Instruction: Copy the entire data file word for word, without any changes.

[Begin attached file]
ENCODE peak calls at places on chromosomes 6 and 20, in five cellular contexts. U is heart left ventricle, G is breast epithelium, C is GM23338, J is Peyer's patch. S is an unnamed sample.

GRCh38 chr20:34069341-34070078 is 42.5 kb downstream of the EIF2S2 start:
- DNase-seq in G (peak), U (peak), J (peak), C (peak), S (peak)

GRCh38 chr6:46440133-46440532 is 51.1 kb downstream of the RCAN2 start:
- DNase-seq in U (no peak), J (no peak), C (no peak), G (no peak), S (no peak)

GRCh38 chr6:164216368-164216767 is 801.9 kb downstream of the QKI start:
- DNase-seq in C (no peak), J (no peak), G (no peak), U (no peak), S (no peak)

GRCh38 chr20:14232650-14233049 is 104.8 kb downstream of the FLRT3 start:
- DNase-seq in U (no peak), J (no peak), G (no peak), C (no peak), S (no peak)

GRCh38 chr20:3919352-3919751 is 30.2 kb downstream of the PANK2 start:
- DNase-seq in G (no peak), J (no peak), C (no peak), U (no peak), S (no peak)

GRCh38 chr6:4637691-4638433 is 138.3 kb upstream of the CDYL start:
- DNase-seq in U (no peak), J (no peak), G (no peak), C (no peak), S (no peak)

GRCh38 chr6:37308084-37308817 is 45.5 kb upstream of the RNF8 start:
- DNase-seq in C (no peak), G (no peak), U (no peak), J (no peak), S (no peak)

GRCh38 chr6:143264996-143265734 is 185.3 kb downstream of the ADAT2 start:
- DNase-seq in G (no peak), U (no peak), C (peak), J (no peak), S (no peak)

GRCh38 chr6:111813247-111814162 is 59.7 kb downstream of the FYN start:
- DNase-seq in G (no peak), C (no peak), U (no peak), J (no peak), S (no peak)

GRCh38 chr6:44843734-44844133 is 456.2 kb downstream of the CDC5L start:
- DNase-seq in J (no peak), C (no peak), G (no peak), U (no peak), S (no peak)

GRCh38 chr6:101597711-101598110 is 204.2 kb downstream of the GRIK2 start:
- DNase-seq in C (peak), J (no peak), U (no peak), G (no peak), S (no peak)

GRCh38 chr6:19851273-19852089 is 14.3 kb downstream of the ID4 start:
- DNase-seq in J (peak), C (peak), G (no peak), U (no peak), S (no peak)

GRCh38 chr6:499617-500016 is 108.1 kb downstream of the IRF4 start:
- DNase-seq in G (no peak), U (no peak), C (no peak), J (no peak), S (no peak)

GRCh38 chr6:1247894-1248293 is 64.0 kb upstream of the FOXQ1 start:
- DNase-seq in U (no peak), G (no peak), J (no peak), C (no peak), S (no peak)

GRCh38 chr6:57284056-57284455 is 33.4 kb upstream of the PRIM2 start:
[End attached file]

ENCODE peak calls at places on chromosomes 6 and 20, in five cellular contexts. U is heart left ventricle, G is breast epithelium, C is GM23338, J is Peyer's patch. S is an unnamed sample.

GRCh38 chr20:34069341-34070078 is 42.5 kb downstream of the EIF2S2 start:
- DNase-seq in G (peak), U (peak), J (peak), C (peak), S (peak)

GRCh38 chr6:46440133-46440532 is 51.1 kb downstream of the RCAN2 start:
- DNase-seq in U (no peak), J (no peak), C (no peak), G (no peak), S (no peak)

GRCh38 chr6:164216368-164216767 is 801.9 kb downstream of the QKI start:
- DNase-seq in C (no peak), J (no peak), G (no peak), U (no peak), S (no peak)

GRCh38 chr20:14232650-14233049 is 104.8 kb downstream of the FLRT3 start:
- DNase-seq in U (no peak), J (no peak), G (no peak), C (no peak), S (no peak)

GRCh38 chr20:3919352-3919751 is 30.2 kb downstream of the PANK2 start:
- DNase-seq in G (no peak), J (no peak), C (no peak), U (no peak), S (no peak)

GRCh38 chr6:4637691-4638433 is 138.3 kb upstream of the CDYL start:
- DNase-seq in U (no peak), J (no peak), G (no peak), C (no peak), S (no peak)

GRCh38 chr6:37308084-37308817 is 45.5 kb upstream of the RNF8 start:
- DNase-seq in C (no peak), G (no peak), U (no peak), J (no peak), S (no peak)

GRCh38 chr6:143264996-143265734 is 185.3 kb downstream of the ADAT2 start:
- DNase-seq in G (no peak), U (no peak), C (peak), J (no peak), S (no peak)

GRCh38 chr6:111813247-111814162 is 59.7 kb downstream of the FYN start:
- DNase-seq in G (no peak), C (no peak), U (no peak), J (no peak), S (no peak)

GRCh38 chr6:44843734-44844133 is 456.2 kb downstream of the CDC5L start:
- DNase-seq in J (no peak), C (no peak), G (no peak), U (no peak), S (no peak)

GRCh38 chr6:101597711-101598110 is 204.2 kb downstream of the GRIK2 start:
- DNase-seq in C (peak), J (no peak), U (no peak), G (no peak), S (no peak)

GRCh38 chr6:19851273-19852089 is 14.3 kb downstream of the ID4 start:
- DNase-seq in J (peak), C (peak), G (no peak), U (no peak), S (no peak)

GRCh38 chr6:499617-500016 is 108.1 kb downstream of the IRF4 start:
- DNase-seq in G (no peak), U (no peak), C (no peak), J (no peak), S (no peak)

GRCh38 chr6:1247894-1248293 is 64.0 kb upstream of the FOXQ1 start:
- DNase-seq in U (no peak), G (no peak), J (no peak), C (no peak), S (no peak)

GRCh38 chr6:57284056-57284455 is 33.4 kb upstream of the PRIM2 start: